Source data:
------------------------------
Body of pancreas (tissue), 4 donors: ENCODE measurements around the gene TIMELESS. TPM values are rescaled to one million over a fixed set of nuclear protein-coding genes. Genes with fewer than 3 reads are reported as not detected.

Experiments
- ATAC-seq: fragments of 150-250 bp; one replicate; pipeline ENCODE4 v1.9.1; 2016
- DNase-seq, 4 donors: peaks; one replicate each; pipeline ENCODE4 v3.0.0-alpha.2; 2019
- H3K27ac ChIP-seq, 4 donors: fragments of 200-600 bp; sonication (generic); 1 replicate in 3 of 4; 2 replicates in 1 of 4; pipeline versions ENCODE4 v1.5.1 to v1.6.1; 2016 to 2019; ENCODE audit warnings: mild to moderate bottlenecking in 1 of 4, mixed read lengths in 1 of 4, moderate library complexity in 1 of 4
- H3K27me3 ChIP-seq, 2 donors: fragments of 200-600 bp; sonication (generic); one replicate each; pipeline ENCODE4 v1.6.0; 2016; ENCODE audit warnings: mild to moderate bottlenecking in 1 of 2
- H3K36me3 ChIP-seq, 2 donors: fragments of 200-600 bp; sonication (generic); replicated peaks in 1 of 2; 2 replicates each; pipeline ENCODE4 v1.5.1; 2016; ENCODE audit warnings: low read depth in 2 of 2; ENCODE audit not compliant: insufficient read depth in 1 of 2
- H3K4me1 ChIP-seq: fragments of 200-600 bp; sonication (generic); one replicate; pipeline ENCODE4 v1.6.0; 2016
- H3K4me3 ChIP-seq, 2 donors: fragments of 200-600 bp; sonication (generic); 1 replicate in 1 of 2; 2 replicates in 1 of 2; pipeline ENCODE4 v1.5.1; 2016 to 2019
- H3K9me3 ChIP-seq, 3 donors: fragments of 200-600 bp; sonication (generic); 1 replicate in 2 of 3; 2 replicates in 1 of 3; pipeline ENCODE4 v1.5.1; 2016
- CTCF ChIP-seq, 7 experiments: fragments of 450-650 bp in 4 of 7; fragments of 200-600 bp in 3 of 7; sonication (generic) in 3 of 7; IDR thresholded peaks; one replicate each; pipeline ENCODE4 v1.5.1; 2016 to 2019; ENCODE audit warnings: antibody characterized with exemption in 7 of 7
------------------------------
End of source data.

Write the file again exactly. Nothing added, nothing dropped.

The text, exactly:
Body of pancreas (tissue), 4 donors: ENCODE measurements around the gene TIMELESS. TPM values are rescaled to one million over a fixed set of nuclear protein-coding genes. Genes with fewer than 3 reads are reported as not detected.

Experiments
- ATAC-seq: fragments of 150-250 bp; one replicate; pipeline ENCODE4 v1.9.1; 2016
- DNase-seq, 4 donors: peaks; one replicate each; pipeline ENCODE4 v3.0.0-alpha.2; 2019
- H3K27ac ChIP-seq, 4 donors: fragments of 200-600 bp; sonication (generic); 1 replicate in 3 of 4; 2 replicates in 1 of 4; pipeline versions ENCODE4 v1.5.1 to v1.6.1; 2016 to 2019; ENCODE audit warnings: mild to moderate bottlenecking in 1 of 4, mixed read lengths in 1 of 4, moderate library complexity in 1 of 4
- H3K27me3 ChIP-seq, 2 donors: fragments of 200-600 bp; sonication (generic); one replicate each; pipeline ENCODE4 v1.6.0; 2016; ENCODE audit warnings: mild to moderate bottlenecking in 1 of 2
- H3K36me3 ChIP-seq, 2 donors: fragments of 200-600 bp; sonication (generic); replicated peaks in 1 of 2; 2 replicates each; pipeline ENCODE4 v1.5.1; 2016; ENCODE audit warnings: low read depth in 2 of 2; ENCODE audit not compliant: insufficient read depth in 1 of 2
- H3K4me1 ChIP-seq: fragments of 200-600 bp; sonication (generic); one replicate; pipeline ENCODE4 v1.6.0; 2016
- H3K4me3 ChIP-seq, 2 donors: fragments of 200-600 bp; sonication (generic); 1 replicate in 1 of 2; 2 replicates in 1 of 2; pipeline ENCODE4 v1.5.1; 2016 to 2019
- H3K9me3 ChIP-seq, 3 donors: fragments of 200-600 bp; sonication (generic); 1 replicate in 2 of 3; 2 replicates in 1 of 3; pipeline ENCODE4 v1.5.1; 2016
- CTCF ChIP-seq, 7 experiments: fragments of 450-650 bp in 4 of 7; fragments of 200-600 bp in 3 of 7; sonication (generic) in 3 of 7; IDR thresholded peaks; one replicate each; pipeline ENCODE4 v1.5.1; 2016 to 2019; ENCODE audit warnings: antibody characterized with exemption in 7 of 7